When Cohan found himself subject of an IRA audit that ended up disallowing any of his undocumented travel and entertainment expenses, he took the matter to tax court. Cohan lost the first court case but persevered and took the case to the Appeals court which ended up ruling in his favor.
Thanks to the Cohan Rule, self-employed workers with incomplete business expense records could still prove each of their deductions with a reasonable/credible estimate based on materials or information other than receipts.
Here are some of the ways for the taxpayer to hunt down relevant expense materials that would recreate and substantiate these estimates:
In the complete absence of a paper trail, you can take a photo of the item you've claimed as a deduction and accompany it with as much detailed description as you can recall about when, where, and to what business purpose the item was purchased.
In cases when no receipts are available whatsoever, the IRS is not likely to take the taxpayer's word for every itemized expense but will, instead, apply a minimum standard calculation for the cost of the qualifying goods/services in question, depending on the deduction category. While this may not cover the exact cost incurred, it is certainly much better than nothing.
The IRS notifies taxpayers of its audit decision within 30 days of making it. The person can accept the decision -- or request an appeals hearing and, if the matter is not settled in appeals, to pursue the dispute in tax court.
If you experience an IRS audit without the necessary receipts -- get through it the best you can with the Cohan Rule this time -- but consider it a wake-up call and a lesson learned.
You can avoid being audited in the future by committing to keeping a record of your business tax info and by utilizing the right digital tax management tool to make the process much simpler and faster.
For self-employed workers, the best app to track tax receipts is Bonsai Tax: a cloud-based computer software / phone app designed specifically for freelancers in anticipation of the tax "paperwork" applicable to their needs.
The Bonsai Tax software provides an easy, streamlined way to maintain thorough records of your business expenses -- by scanning cash receipts and importing bank and credit card statements into an online account which, in turn, organizes/sorts them into different categories of potential deductibles for tax filing. You won't have to worry about how long to keep receipts for taxes, because it would be stored on the cloud.
Based on the enrolled income and expenses data, the app generates a tax estimate every calendar quarter, so that you always have an idea of how much you will owe at the end of the year. And when that time comes, the software takes over the bulk of filling out of the tax return on your behalf.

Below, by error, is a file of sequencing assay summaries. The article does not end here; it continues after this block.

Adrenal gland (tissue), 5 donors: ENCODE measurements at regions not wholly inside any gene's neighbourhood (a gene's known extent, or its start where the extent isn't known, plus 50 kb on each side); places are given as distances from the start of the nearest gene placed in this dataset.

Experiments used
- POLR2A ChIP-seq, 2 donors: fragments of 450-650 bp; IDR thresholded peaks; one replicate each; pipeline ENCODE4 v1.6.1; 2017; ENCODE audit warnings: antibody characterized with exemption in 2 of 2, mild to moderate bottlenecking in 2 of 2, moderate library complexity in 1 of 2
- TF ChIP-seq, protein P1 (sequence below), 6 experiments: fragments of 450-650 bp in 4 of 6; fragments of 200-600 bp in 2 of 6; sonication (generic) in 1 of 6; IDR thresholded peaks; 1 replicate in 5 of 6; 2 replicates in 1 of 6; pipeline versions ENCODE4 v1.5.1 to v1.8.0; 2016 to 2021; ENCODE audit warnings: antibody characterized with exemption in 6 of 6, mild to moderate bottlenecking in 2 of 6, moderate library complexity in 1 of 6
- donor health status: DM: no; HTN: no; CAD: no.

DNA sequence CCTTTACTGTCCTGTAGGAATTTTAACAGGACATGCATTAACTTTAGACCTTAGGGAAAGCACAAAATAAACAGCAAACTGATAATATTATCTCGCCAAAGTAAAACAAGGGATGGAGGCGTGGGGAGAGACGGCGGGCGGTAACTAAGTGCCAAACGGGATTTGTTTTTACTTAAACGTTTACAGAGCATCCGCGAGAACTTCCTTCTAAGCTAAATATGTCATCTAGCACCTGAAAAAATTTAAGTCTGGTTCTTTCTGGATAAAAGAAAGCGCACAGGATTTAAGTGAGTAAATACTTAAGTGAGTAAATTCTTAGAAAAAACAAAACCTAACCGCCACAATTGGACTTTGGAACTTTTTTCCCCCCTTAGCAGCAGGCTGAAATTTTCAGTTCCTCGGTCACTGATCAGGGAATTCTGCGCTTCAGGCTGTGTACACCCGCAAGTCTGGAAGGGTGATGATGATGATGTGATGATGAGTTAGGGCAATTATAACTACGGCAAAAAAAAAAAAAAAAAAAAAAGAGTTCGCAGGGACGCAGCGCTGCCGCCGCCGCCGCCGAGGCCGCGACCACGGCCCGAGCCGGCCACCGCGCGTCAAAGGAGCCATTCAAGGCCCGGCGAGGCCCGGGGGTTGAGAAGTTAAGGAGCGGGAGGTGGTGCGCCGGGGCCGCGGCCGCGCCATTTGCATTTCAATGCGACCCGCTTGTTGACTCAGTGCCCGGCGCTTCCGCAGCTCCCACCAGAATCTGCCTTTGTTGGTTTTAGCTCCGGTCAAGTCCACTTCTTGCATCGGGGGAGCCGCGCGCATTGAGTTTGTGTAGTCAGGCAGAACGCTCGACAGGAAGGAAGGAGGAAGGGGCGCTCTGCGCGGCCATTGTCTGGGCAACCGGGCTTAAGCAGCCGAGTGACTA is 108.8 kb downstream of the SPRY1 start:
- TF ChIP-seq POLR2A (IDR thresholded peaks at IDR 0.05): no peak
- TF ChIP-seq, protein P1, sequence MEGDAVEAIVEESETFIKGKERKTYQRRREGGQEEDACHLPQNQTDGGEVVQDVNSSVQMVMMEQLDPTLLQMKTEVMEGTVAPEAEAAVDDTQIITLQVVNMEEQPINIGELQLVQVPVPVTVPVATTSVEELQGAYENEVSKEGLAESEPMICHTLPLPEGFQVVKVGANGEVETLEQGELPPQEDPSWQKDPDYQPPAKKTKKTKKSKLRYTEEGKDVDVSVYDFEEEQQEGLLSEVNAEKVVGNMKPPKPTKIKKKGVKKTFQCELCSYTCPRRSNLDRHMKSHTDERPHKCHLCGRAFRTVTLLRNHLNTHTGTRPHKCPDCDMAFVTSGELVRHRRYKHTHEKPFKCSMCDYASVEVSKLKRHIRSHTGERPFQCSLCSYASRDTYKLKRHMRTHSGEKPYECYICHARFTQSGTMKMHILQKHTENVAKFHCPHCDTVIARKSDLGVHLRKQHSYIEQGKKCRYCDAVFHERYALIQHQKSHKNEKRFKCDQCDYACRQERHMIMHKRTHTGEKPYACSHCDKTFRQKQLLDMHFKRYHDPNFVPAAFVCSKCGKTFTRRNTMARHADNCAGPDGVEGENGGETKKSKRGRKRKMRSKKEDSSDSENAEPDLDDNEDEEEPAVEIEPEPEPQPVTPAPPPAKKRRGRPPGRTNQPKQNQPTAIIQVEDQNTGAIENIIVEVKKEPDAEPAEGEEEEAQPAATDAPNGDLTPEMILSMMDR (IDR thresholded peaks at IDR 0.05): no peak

How much easier would your life be if you let Bonsai Tax guide you through the tax process, while keeping your data on track and your mind on the prize?
The answer is: so much easier!
When you have well-organized records, you have a well-organized business. Knowing that your tax return is backed up by solid documentation gives you a peace of mind and allows you to focus your effort on doing your best professional work and making your clients happy. Sign up for a free trial with Bonsai Tax and experience the difference (and the relief) for yourself!
A verbal contract (formally called an oral contract) refers to an agreement between two parties that's made —you guessed it— verbally.
Formal contracts, like those between an employee and an employer, are typically written down. However, some professional transactions take place based on verbally agreed terms.
Freelancers are a good example of this. Often, freelancers will take on projects having agreed on the terms and payment via the phone, or an email. Unfortunately, sometimes clients don't pull through on their agreements, and hardworking freelancers can find themselves out of pocket and wondering whether a legal battle is worth all the hassle.
The main differences between written and oral contracts are that the former is signed and documented, whereas the latter is solely attributed to verbal communication.
Verbal contracts are a bit of a gray area for most people unfamiliar with contract law —which is most of us, right?— due to the fact that there's no physical evidence to support the claims made by the implemented parties.
For any contract (written or verbal) to be binding, there are four major elements which need to be in place. The crucial elements of a contract are as follows:
Therefore, an oral agreement has legal validity if all of these elements are present. However, verbal contracts can be difficult to enforce in a court of law. In the next section, we take a look at how oral agreements hold up in court.
Most business professionals are wary of entering into contracts orally because they can difficult to enforce in the face of the law.